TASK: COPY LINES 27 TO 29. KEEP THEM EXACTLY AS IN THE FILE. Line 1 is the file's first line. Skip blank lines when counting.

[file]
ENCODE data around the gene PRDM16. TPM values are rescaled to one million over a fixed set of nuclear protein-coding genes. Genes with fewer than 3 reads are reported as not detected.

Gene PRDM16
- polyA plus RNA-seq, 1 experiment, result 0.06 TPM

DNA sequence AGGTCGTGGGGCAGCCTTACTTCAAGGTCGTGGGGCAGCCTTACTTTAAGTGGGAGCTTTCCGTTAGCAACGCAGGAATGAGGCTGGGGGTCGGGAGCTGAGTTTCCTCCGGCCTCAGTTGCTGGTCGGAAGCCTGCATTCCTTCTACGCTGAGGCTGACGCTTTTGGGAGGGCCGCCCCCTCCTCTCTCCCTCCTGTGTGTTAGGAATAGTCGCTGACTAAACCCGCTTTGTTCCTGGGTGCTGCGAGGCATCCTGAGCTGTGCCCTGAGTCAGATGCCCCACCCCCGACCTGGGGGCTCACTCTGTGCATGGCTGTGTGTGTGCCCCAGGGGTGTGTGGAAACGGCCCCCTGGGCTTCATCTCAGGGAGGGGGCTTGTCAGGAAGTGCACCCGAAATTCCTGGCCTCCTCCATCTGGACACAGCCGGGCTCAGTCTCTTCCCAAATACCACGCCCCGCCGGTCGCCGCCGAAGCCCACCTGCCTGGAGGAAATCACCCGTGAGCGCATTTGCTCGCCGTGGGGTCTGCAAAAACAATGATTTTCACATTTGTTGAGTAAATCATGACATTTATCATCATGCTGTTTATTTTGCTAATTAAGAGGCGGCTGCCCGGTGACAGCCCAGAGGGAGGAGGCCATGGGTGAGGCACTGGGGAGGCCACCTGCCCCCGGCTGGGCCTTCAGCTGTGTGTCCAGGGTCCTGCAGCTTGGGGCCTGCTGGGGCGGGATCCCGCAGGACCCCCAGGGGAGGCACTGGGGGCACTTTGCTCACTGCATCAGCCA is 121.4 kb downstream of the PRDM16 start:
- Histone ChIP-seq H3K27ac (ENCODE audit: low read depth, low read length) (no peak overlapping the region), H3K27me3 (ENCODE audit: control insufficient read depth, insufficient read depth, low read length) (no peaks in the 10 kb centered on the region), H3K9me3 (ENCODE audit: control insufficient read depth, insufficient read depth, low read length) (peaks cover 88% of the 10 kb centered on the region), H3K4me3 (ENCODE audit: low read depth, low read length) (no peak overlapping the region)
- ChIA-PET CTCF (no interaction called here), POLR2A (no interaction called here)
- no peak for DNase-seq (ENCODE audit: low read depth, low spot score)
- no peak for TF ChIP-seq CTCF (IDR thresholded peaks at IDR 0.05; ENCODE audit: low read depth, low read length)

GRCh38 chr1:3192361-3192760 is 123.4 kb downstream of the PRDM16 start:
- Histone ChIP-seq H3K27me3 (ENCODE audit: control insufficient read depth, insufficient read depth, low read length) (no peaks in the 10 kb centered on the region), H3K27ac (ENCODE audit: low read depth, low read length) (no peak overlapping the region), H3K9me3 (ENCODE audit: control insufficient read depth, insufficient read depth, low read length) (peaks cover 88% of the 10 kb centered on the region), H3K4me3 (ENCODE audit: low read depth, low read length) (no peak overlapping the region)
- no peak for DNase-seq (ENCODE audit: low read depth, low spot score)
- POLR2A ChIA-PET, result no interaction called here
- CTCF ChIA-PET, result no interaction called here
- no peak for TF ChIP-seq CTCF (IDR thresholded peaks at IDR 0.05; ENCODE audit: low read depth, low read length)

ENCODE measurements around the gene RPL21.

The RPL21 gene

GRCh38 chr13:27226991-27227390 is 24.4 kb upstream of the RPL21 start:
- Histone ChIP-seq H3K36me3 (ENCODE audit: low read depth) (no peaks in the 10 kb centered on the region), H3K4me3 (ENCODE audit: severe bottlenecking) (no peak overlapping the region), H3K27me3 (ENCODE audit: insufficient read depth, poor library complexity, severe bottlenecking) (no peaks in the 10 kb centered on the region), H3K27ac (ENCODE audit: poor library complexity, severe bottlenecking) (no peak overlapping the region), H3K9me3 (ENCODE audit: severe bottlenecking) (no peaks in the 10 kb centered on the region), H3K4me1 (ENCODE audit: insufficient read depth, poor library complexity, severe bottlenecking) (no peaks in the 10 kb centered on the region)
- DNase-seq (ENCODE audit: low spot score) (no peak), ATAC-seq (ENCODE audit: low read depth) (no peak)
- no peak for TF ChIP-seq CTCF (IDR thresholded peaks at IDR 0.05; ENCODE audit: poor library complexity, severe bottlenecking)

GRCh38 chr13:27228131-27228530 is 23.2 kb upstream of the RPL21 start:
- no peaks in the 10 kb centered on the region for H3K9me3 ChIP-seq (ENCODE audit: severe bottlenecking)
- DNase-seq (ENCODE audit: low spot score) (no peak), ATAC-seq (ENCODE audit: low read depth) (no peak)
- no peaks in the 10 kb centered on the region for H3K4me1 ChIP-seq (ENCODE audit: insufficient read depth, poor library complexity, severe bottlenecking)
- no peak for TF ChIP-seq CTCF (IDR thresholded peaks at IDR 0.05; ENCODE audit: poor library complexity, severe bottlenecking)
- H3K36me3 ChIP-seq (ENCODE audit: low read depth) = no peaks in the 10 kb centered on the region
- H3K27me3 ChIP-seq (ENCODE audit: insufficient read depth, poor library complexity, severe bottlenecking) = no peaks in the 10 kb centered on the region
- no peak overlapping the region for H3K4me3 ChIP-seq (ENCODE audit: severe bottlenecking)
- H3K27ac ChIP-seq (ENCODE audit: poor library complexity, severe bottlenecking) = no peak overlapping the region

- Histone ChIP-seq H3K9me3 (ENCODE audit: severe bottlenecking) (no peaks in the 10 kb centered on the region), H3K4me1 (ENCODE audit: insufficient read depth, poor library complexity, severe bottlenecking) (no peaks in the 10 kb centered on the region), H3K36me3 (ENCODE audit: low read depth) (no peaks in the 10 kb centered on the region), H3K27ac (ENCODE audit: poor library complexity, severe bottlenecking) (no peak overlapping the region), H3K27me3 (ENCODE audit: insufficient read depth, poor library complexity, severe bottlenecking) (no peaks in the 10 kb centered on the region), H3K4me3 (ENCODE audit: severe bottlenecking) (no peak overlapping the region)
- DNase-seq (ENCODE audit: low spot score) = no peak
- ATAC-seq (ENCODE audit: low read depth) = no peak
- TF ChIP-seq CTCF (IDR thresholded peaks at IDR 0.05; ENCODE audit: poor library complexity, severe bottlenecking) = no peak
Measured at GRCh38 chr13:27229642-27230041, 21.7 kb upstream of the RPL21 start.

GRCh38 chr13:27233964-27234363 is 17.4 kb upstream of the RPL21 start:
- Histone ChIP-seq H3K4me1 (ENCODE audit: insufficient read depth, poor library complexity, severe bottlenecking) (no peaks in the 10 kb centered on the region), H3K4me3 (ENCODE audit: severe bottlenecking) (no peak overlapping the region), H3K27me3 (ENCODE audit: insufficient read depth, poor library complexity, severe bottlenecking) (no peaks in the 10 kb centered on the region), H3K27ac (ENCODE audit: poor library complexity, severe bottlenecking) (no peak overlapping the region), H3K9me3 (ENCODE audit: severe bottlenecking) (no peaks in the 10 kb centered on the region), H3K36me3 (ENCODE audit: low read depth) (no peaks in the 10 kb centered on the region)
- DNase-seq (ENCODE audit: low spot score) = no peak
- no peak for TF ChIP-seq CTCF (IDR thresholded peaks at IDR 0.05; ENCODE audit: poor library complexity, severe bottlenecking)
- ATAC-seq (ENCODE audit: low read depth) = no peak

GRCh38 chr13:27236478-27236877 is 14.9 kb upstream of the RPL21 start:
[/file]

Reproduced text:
- H3K27me3 ChIP-seq (ENCODE audit: insufficient read depth, poor library complexity, severe bottlenecking) = no peaks in the 10 kb centered on the region
- no peak overlapping the region for H3K4me3 ChIP-seq (ENCODE audit: severe bottlenecking)
- H3K27ac ChIP-seq (ENCODE audit: poor library complexity, severe bottlenecking) = no peak overlapping the region